The 562 type curve that we published is for Leon County. We actually have different type curves for different areas. I think over in Brazos County we have about a 450,000 type curve. So there’s clearly a mixture in there. The great news is the that the wells come on and much the same way in terms of 30 day IPs, and the EUR is sort of the tail of the dog. The early couple of years of production is the dog itself, and that defines how well your well pays out, and so on and so forth. It really defines the economic success or unsuccess of a well, is that IP and how long it lasts before it gets into its sort of steady state terminal decline.

Eliot Javanmardi – Capital One

Excellent. Okay, and that answers the question and just a follow-up then on the TMS. You talked about well costs being reduced and any idea where you kind of want to land there, where you expect you could land versus where you are today with well costs?

Floyd Wilson

Well, the interesting thing there, and there’s always some data to be gleaned from anything you do. The dry hole that we drilled, the Strat test, we got down to the point of kick off and had it logged for less than $4 million. You could extract like from that a well that would run $10 million or less if you didn’t have any trouble in the well, but we didn’t have any trouble in that well. So it’s a great sign that’s within our own set of data that tells us that the costs are going to come down in the play for all the operators, and of course we had discussions with others and they’re all feeling the same way.

Eliot Javanmardi – Capital One

That’s very helpful. Thank you.

Operator

Thank you. Our next question comes from Mike Kelly from Global Hunter Securities.

Mike Kelly – Global Hunter Securities

Thanks. Good morning. Was hoping you could give us a range for what the 2013 leasing budget should look like.

Floyd Wilson

A range of what?

Mike Kelly – Global Hunter Securities

The CapEx for the leasing budget in 2013.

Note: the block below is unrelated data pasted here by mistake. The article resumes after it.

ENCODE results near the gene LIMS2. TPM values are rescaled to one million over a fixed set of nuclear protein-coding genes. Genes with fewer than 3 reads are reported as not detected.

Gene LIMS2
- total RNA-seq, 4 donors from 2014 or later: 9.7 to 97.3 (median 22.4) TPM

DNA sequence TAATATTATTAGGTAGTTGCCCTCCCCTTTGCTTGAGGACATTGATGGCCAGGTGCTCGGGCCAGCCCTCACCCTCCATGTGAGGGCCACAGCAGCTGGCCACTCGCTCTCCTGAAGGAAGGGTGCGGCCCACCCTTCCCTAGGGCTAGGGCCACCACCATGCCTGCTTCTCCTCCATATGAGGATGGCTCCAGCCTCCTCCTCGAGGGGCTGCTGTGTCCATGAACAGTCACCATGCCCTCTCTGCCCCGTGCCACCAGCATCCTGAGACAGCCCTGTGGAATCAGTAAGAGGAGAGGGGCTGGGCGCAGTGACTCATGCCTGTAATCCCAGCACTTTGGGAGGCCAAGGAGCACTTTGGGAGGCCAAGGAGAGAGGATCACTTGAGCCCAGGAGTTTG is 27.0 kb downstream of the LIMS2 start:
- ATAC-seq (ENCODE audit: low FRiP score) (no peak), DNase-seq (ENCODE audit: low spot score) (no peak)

Floyd Wilson

Yeah. We haven’t published that, and we’re not going to. We’ll report the exact numbers each quarter as we go. We don’t have any huge leasing ambitions. We’re not running any half a million-acre land plays right now.

Mike Kelly – Global Hunter Securities

Okay. Thanks. And then on the Woodbine correct me if I’m wrong here, not looking at something that’s really apples-to-apples. But the 388 BOE per day, 30-day rate, does look to be under what you set out for the first month expectations as part of that 562,000-type curve. And I just wanted to hear comments on that. Maybe it has to do with drilling some wells more on the fringe of your acre positions or if I’m just off on that.

Floyd Wilson

I think that the 388 is the mathematical average across all the wells and the producers, and the type curve is what we expect to achieve on average in Leon County, that particular type curve. So yeah, there’s a little bit of a disconnect there. You would expect that the average across the – all the wells to – the IP rate, if we’re correct, would increase over time. If we just slivered out the wells in the heart of the field in Leon County the IP rates are 1,000 barrels a day.

Mike Kelly – Global Hunter Securities

Okay. Maybe just how much acreage do you think you have kind of core Leon County?

Floyd Wilson

It’s a lot. I forget how many. We’re planning on – we don’t really – and we haven’t really given out our exact acreage distribution anywhere, but we’ve got a lot of drilling up there for the next several years. We’re still leasing here and there. So we’re a little reticent to say exactly where we own.

Mike Kelly – Global Hunter Securities

All right. Understood. Thanks.

Operator

Thank you. And I would like to hand the conference back over to Mr. Floyd Wilson for any closing remarks at this time.

Floyd Wilson

Hey, thanks a lot for dialing in. If there’s something we didn’t cover, just give us a ring and we’ll be talking to you soon. Thanks.

Operator

Ladies and gentlemen, thank you for participating in today’s conference. This concludes the program. You may all disconnect and have a wonderful day.